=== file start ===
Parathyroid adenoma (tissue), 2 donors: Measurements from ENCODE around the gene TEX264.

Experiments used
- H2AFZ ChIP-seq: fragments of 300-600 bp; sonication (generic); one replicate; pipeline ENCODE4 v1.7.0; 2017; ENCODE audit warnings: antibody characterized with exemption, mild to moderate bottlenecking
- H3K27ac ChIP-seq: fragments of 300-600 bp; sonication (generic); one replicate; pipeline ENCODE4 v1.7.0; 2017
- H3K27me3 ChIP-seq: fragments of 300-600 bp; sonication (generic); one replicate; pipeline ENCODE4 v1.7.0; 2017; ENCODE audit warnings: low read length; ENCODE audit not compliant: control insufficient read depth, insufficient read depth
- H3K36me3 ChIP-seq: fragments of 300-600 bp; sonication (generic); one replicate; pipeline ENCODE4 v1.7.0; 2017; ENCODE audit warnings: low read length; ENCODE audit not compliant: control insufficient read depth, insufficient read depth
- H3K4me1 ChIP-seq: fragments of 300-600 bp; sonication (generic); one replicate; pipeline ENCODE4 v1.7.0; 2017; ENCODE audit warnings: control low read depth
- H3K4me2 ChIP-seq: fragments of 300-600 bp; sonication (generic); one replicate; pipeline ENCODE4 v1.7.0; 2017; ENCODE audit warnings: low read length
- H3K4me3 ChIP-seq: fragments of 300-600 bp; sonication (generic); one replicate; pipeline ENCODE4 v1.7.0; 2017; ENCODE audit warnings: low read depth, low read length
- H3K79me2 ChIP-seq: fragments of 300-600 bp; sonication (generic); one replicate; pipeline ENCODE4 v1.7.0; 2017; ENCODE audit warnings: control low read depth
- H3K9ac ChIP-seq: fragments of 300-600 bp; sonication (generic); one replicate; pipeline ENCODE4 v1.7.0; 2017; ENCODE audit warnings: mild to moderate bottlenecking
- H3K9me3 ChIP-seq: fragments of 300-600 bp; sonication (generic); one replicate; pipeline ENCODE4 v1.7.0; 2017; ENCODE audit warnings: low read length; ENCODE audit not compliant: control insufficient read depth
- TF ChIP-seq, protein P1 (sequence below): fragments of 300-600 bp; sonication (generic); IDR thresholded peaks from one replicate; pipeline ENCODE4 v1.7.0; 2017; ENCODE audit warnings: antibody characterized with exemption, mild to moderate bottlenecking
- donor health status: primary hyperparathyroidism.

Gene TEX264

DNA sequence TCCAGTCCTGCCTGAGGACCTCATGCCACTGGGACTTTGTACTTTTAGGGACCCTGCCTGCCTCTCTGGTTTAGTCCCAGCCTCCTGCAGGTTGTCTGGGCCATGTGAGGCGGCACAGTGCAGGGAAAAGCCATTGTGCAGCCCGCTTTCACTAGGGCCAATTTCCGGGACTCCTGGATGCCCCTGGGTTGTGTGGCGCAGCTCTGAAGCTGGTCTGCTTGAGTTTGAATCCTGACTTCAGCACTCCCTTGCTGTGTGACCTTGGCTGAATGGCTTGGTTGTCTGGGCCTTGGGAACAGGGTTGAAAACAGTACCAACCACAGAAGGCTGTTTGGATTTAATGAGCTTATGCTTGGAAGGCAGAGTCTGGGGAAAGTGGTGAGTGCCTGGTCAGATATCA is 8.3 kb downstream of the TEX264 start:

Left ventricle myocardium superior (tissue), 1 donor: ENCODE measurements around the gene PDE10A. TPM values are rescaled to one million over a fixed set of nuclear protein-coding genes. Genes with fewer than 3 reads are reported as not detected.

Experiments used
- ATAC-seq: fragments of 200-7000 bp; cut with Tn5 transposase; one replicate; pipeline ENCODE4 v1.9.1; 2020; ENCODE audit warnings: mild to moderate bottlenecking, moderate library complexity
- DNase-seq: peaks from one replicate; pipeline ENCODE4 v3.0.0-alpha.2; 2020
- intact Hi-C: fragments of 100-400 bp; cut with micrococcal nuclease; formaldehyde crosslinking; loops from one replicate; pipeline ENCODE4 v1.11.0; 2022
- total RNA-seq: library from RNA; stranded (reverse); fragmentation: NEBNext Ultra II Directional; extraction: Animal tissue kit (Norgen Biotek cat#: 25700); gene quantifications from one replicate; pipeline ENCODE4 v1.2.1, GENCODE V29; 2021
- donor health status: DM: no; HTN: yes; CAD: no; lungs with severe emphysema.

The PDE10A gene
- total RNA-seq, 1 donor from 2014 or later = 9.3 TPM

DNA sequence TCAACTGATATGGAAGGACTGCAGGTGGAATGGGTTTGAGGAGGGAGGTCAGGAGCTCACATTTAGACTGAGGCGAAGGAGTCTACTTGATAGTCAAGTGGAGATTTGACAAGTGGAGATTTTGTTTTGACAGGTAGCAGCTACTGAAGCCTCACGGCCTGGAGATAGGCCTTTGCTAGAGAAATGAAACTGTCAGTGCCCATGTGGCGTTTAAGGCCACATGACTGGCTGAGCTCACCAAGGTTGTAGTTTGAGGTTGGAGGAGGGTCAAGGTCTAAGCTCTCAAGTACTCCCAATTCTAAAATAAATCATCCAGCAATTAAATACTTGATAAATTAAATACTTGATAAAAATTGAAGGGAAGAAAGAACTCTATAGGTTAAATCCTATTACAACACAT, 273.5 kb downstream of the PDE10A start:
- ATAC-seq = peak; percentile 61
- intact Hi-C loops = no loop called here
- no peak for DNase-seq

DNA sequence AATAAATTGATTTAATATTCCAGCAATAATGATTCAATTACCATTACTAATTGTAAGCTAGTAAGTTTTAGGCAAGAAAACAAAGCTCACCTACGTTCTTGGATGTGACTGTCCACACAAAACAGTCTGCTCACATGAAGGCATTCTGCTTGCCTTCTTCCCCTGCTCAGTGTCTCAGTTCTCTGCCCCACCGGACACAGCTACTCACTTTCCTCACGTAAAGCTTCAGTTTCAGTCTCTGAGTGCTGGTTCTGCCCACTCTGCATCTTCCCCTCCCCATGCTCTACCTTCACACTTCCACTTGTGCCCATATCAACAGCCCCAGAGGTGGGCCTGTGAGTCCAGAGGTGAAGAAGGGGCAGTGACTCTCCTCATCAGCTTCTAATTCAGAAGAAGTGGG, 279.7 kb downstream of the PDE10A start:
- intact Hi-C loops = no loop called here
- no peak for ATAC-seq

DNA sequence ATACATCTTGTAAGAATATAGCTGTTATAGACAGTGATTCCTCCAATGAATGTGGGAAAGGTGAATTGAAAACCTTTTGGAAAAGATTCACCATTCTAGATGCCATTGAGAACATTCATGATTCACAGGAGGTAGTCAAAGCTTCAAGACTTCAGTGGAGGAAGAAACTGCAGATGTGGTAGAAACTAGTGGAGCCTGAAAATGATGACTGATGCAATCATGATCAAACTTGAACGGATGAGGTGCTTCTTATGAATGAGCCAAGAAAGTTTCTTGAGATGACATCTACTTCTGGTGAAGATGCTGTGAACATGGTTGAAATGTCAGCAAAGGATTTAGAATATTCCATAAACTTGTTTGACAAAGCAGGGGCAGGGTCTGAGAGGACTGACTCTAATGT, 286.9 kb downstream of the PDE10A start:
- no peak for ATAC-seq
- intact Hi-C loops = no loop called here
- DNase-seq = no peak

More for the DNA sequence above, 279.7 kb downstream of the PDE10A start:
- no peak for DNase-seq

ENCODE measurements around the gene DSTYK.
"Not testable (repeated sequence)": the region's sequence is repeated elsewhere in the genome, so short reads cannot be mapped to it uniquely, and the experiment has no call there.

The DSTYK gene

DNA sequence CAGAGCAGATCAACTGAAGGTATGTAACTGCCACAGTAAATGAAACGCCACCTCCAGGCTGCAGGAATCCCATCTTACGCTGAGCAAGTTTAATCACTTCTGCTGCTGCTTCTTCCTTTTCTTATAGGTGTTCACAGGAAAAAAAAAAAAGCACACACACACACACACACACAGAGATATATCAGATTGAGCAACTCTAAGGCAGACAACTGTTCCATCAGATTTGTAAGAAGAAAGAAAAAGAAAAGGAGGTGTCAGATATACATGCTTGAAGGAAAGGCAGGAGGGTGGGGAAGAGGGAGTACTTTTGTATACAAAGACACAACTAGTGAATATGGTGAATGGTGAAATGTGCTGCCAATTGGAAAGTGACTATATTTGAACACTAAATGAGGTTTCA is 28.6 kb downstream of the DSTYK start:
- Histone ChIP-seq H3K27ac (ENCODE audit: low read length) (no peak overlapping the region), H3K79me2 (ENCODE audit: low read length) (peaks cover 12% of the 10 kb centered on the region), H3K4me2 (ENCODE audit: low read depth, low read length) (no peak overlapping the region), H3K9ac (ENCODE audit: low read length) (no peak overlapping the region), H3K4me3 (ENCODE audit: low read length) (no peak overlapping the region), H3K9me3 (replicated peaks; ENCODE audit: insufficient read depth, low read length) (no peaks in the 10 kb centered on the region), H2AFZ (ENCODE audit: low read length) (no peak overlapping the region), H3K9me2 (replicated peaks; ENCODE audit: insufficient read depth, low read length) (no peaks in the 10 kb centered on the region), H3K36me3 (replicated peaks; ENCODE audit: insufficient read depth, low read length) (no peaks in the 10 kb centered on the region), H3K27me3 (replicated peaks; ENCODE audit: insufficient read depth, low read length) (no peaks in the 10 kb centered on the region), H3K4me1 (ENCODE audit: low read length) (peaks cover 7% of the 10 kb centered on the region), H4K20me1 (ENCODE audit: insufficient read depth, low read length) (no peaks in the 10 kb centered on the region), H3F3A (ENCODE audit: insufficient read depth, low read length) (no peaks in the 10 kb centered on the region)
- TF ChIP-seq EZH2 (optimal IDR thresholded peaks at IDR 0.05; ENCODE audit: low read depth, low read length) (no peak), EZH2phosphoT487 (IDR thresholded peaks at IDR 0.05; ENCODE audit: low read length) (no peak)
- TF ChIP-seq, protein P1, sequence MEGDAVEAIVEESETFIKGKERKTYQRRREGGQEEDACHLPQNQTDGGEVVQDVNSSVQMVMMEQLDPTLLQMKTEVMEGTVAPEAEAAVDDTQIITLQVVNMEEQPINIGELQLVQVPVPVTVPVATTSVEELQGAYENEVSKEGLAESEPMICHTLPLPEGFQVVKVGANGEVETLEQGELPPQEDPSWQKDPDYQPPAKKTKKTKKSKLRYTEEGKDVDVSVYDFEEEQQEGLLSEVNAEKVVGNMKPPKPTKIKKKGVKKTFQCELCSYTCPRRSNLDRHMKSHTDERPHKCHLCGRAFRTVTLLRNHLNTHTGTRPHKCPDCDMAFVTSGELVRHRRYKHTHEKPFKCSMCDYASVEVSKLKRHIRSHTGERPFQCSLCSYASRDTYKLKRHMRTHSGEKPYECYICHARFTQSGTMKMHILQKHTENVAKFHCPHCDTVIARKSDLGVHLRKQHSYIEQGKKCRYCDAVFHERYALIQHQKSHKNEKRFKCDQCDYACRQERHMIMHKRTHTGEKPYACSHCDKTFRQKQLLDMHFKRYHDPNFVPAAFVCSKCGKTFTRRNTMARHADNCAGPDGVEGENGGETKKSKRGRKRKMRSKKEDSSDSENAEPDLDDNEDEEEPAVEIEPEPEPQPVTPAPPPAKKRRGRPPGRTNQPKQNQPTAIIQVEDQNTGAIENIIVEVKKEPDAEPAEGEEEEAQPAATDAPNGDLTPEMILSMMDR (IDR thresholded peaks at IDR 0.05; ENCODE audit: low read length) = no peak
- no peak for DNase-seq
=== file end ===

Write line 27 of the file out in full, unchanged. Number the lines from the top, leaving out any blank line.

- ATAC-seq = peak; percentile 61